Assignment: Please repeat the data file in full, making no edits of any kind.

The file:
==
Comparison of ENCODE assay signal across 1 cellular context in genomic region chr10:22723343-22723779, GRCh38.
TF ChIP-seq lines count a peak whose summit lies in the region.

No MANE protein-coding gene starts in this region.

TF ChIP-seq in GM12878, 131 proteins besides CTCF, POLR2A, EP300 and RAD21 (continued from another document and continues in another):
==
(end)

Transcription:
Comparison of ENCODE assay signal across 1 cellular context in genomic region chr10:22723343-22723779, GRCh38.
TF ChIP-seq lines count a peak whose summit lies in the region.

No MANE protein-coding gene starts in this region.

TF ChIP-seq in GM12878, 131 proteins besides CTCF, POLR2A, EP300 and RAD21 (continued from another document and continues in another):